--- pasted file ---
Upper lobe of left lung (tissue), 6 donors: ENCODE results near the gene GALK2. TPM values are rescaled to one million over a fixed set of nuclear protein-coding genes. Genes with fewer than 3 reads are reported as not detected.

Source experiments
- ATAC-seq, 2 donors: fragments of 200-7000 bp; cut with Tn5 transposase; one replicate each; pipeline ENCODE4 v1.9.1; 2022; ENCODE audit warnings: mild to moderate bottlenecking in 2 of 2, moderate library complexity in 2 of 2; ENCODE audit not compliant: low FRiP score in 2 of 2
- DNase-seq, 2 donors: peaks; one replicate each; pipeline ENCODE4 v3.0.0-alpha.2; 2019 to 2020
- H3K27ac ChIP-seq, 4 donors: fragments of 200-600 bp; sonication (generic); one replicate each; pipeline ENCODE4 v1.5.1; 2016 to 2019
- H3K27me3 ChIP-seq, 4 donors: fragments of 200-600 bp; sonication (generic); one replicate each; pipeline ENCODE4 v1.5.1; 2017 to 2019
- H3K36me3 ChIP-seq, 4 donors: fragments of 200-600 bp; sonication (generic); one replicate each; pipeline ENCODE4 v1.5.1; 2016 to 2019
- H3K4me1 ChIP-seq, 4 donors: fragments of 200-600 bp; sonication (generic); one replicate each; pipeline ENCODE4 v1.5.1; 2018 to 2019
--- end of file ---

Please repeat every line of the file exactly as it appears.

Upper lobe of left lung (tissue), 6 donors: ENCODE results near the gene GALK2. TPM values are rescaled to one million over a fixed set of nuclear protein-coding genes. Genes with fewer than 3 reads are reported as not detected.

Source experiments
- ATAC-seq, 2 donors: fragments of 200-7000 bp; cut with Tn5 transposase; one replicate each; pipeline ENCODE4 v1.9.1; 2022; ENCODE audit warnings: mild to moderate bottlenecking in 2 of 2, moderate library complexity in 2 of 2; ENCODE audit not compliant: low FRiP score in 2 of 2
- DNase-seq, 2 donors: peaks; one replicate each; pipeline ENCODE4 v3.0.0-alpha.2; 2019 to 2020
- H3K27ac ChIP-seq, 4 donors: fragments of 200-600 bp; sonication (generic); one replicate each; pipeline ENCODE4 v1.5.1; 2016 to 2019
- H3K27me3 ChIP-seq, 4 donors: fragments of 200-600 bp; sonication (generic); one replicate each; pipeline ENCODE4 v1.5.1; 2017 to 2019
- H3K36me3 ChIP-seq, 4 donors: fragments of 200-600 bp; sonication (generic); one replicate each; pipeline ENCODE4 v1.5.1; 2016 to 2019
- H3K4me1 ChIP-seq, 4 donors: fragments of 200-600 bp; sonication (generic); one replicate each; pipeline ENCODE4 v1.5.1; 2018 to 2019